~ This post is from my daughter’s first horse show! What memories!
Yesterday was my daughter’s first horse show. She has been mad about horses since she was a baby. My father used to carry her around the farm, show her the horses, and taught her to whinny before she could talk! My husband used to put her on the saddle with him and gallop around the polo field when she was just a toddler, and she started riding ponies when she was three. At eight I enrolled her in the pony club. Now she’s twelve, and she has begged me to let her try competition.
We don’t have a farm anymore, nor anyplace (or enough money!) to keep a horse. But her pony club has a competition section, which is very inexpensive, and each month they go to a different club and compete. So, I enrolled my daughter and she has been training hard. And yesterday was the first show! It was in a farm that had been built in the middle ages as a fortified manor, so the first thing you see upon arriving is a huge tower and a moat. There is a high coach gate leading to a vast inside courtyard, with climbing roses and red vine on the stone walls.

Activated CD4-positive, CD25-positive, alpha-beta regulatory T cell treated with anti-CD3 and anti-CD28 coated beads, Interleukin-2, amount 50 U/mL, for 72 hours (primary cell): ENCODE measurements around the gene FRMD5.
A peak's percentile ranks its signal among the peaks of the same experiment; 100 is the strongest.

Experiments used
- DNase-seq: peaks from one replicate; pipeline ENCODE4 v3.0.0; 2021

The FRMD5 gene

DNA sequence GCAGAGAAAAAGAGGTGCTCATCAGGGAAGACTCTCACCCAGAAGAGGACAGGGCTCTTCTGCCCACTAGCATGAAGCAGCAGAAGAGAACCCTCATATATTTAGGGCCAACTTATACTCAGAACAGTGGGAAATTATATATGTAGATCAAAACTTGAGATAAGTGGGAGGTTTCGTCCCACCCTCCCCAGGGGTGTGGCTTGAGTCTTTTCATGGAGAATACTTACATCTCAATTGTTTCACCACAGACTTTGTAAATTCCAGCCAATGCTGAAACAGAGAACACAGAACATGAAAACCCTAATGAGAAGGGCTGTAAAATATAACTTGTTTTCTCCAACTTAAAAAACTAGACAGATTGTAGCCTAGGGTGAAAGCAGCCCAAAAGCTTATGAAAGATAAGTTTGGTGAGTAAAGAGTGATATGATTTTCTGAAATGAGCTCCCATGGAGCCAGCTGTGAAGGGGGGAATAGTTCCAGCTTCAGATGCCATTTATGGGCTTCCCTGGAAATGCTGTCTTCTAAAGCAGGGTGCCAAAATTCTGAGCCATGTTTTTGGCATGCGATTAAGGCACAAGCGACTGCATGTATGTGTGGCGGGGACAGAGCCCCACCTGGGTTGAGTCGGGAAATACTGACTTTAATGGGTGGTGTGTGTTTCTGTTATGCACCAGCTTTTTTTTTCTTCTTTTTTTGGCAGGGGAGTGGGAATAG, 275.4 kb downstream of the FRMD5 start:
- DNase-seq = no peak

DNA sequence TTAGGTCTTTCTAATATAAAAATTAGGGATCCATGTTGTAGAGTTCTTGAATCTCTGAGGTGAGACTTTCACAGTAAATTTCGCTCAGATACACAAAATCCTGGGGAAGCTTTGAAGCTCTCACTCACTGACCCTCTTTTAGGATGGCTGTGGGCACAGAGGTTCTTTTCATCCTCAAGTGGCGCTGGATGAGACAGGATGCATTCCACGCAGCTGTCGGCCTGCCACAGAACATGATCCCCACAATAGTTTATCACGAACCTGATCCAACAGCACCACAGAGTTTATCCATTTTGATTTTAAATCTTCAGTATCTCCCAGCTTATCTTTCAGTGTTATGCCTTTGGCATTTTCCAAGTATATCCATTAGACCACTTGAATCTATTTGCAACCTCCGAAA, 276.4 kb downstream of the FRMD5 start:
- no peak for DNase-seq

The show was just outside the old manor in a sandy, shady ring. There were a dozen jumps, and about fifty children of all sizes, with fifty ponies and horses of various colors and sizes. It was a beautiful day, sunny and warm, and they had set up a tent near the moat with a coffee and sandwich stand.
The group my daughter was in was a very eclectic one – some children were very good, others toppled off their ponies after one jump. Nobody was hurt, there were a few tears (one little girl rode into the ring, took a look at the crowd, and rode right out again) Everyone was terrific and supportive. Clapping for all contestants was a must. When a child got confused and forgot the course, there were words of encouragement and directions shouted out! The boy who won had a wonderful spotted pony and rode as if he had been a pro all his life!
My daughter’s pony, a wise, 15 yr old pumpkin orange fellow by the name of ‘Gamin’ went around in a steady canter, and only refused two jumps at the end when my daughter was too tired to hold him with her legs. She made him get over the two jumps, and he did it delicately, as if sensing her fatigue. At the end she dropped his reins, hugged his neck, and received a warm round of applause. She was thrilled, it was her first show! (Originally posted October 2006) Post scriptum – the next year, and with this same sweet pony, she made it all the way to the regional finals!